How many e-mails do you send and reply to each day? Five, ten, twenty, or maybe more? Of course it is common sense to check your punctuation and grammar, but there are also other things to bear in mind when e-mailing. Here are some tips for you to improve your emails for good business practice:
- Make the ‘Subject’ of your email interesting. Always ensure you include a subject line which is not only interesting, but also relevant to the post. So many e-mails are received each day, so you want yours to stand out and be read.
- Don’t write too much. Keep it succinct and to the point. It is very overwhelming to be sent an email which looks like an essay, and people simply won’t read it all, or worse not read it at all. Use bullet points and bold headings to break up longer e-mails.
- Check your ABC’s. With so many emails being sent back and forth each day, it’s easy to forget to spell check. Sending out messages with poor spellings won’t give a very good impression of your business.
- Mind your Language. Back to basics again! Are your messages clear and concise? Is your style easy to read? People don’t have time to work out what you mean so be straight-forward about what you want. No slang and definately no text abbreviations.
- Use both upper and lower case letters. Typing all in capitals, as with text messages, looks shouty and unprofessional.
- Sending an Important message? Send it to yourself first. This will give you the opportunity to see how it looks before you send it. Once you hit send there’s no going back!
- Delete when replying. If you are replying to an email, delete unnecessary text, so the message doesn’t keep getting longer and longer as you email back and forth with your recipient.
- Use the BCC function. There is nothing worse than being sent an email from a company that has everyone else’s email address in the ‘To’ line. Not only does it look extremely unprofessional, but it is also breaching your customer’s confidentiality, so always use BCC where there are multiple recipients. BCC means blind carbon copy.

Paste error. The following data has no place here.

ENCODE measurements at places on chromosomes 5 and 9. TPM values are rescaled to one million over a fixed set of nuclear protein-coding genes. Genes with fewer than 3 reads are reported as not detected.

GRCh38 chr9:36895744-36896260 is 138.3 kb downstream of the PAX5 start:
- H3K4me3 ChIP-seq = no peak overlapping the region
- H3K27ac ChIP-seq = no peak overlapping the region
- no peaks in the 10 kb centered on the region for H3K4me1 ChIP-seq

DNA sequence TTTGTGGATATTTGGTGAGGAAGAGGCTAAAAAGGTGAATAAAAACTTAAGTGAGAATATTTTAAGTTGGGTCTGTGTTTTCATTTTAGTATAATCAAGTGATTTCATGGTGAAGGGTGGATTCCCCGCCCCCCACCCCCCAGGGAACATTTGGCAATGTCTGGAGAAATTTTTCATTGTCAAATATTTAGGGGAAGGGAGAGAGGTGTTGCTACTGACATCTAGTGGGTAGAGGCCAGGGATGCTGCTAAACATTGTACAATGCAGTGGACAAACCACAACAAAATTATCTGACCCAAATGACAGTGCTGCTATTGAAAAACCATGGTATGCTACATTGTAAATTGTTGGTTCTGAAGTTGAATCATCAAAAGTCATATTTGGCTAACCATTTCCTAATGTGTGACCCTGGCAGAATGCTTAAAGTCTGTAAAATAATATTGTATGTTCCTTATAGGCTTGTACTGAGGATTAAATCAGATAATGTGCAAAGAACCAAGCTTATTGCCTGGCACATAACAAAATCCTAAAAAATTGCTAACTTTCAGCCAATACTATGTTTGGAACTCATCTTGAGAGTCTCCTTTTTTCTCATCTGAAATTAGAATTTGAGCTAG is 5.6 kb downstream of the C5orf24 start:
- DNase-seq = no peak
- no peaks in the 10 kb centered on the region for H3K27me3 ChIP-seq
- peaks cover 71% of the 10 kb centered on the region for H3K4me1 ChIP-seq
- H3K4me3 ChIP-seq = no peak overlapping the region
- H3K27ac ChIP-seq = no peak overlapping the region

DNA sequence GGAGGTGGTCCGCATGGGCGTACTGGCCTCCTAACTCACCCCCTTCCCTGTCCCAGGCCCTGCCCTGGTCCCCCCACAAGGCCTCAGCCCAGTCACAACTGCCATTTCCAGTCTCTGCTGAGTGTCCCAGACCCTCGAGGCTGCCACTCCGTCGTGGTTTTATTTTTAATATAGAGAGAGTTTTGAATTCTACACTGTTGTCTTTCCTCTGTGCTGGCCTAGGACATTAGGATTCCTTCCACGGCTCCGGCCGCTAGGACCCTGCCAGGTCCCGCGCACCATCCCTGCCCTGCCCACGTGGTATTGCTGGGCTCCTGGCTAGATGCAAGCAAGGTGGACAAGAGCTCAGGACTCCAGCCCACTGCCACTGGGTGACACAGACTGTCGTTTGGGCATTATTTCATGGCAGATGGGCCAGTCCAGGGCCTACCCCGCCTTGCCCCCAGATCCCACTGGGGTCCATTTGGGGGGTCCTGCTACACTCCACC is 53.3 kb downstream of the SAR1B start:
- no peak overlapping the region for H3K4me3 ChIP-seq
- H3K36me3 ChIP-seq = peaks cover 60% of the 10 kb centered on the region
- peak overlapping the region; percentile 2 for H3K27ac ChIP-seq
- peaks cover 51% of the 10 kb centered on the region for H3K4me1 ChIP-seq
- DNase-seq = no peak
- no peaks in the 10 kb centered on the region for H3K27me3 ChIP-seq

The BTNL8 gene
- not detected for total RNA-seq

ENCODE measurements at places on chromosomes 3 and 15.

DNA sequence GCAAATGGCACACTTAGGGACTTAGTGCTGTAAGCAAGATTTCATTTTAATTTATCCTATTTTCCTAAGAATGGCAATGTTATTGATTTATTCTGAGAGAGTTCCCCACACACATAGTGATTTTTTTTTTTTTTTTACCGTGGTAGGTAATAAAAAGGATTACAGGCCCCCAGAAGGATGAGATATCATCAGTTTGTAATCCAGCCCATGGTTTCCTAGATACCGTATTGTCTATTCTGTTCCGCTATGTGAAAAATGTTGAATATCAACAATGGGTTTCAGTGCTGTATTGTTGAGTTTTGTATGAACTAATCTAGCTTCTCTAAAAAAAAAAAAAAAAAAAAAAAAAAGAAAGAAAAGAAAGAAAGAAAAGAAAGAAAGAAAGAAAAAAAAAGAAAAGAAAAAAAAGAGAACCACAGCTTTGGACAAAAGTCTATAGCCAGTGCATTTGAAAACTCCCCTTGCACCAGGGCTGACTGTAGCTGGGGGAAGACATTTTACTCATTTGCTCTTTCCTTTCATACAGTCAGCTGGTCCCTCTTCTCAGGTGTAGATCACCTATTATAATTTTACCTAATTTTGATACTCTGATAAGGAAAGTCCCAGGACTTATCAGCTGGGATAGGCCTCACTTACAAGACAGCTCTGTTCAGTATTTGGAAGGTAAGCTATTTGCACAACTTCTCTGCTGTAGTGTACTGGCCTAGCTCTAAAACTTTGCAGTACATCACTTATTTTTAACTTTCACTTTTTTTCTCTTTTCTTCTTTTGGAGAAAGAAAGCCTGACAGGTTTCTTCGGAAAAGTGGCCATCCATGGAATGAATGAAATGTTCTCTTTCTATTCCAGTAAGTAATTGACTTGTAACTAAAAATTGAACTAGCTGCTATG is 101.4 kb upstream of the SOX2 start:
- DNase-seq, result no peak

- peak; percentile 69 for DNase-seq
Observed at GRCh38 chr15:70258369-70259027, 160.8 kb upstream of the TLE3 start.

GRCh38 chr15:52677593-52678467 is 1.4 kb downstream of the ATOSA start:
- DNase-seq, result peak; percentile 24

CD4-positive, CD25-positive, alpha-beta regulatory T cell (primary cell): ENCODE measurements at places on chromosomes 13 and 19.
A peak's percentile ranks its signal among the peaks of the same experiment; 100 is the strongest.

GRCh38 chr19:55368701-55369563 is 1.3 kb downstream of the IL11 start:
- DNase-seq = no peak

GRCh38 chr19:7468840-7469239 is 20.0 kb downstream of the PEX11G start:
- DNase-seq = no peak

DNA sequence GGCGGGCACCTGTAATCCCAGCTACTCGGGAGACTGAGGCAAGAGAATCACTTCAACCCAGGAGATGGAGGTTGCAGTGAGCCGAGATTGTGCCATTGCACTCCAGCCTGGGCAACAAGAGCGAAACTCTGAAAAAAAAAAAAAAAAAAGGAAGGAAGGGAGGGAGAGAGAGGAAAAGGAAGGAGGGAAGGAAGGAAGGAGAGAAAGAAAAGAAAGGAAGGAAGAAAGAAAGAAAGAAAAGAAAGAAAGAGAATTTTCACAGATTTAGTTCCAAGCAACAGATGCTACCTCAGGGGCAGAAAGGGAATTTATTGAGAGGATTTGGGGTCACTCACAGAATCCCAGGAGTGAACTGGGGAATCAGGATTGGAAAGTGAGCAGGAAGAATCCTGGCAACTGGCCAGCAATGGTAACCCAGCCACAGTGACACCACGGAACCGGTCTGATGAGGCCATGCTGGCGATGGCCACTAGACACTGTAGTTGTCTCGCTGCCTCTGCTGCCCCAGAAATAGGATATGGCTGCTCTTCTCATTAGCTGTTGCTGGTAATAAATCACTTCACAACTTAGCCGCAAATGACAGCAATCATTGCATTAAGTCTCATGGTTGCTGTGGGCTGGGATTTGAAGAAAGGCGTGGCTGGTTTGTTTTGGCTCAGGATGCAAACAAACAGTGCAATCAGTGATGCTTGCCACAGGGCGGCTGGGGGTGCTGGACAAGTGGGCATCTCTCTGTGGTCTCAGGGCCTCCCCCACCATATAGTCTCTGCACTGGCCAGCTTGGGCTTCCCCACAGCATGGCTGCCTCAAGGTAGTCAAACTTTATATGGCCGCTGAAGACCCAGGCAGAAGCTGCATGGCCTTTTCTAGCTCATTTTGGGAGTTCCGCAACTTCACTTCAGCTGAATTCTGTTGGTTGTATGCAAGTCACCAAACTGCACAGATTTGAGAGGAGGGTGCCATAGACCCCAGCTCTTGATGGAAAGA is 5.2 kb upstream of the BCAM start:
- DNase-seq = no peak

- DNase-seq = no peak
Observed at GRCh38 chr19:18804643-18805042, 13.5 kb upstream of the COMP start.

- Have an email ‘signature’. Signatures look professional provided they aren’t too spammy (leave out the sales pitches and excessive use of images). Include your name and job title, company, phone, fax, email and website URL. You could also include your company logo and icons which point to your Facebook and Twitter accounts.
- Be prompt, but not hasty. A large percentage of email messages either go unanswered or are not responded to timely. What do you think when someone doesn’t respond to your phone messages? It’s no different with email. Try to respond as appropriate, but don’t rush a reply.
- Use attachments. If you need to send a lot of information use attachments, but ensure you aren’t sending too many, or attachments that are too large.
- Use Auto-responders to save time. Are you frequently asked for the same information? You can use various online services such as Aweber or MailChimp to auto-respond to queries.
- Be personal and personable. If you are sending out to a large group or mailing list, try to include the first name of the recipient where possible. Use your signature in the email, or even better, scan your signature for that personal touch.
- Don’t over e-mail. If you can’t work out what you want to say, or are spending too long trying to compose an email, pick up the phone! If you find you are sending multiple emails a day to the same recipient, keep the email in your draft folder, add to it when needed and send it at the end of the day. Not only are you avoiding spamming your recipient, but it will also help you to organise your mailbox.
- Don’t hide behind your email address! Emailing is a very effective form of communication, but it can be overused and misinterpreted. Try to use the phone now and again and talk to your business associates and customers. There’s nothing quite like hearing a friendly voice to brighten your day.
- Colourful emails – keep it simple. It can be nice to inject a bit of colour into your text or background, but don’t go too mad with your artistic flair save it for emailing your friends.
- Keep professional. Emoticons are very cute if you know your recipient well, but avoid smileys and winks for business.
- Activate your ‘out of office’. If you are going to be away from your office for a few days and don’t plan to access your emails remotely, use your out of office function. If you are particularly busy, you could consider doing this for a day to enable you to catch up with your work load, but don’t make a habit of it.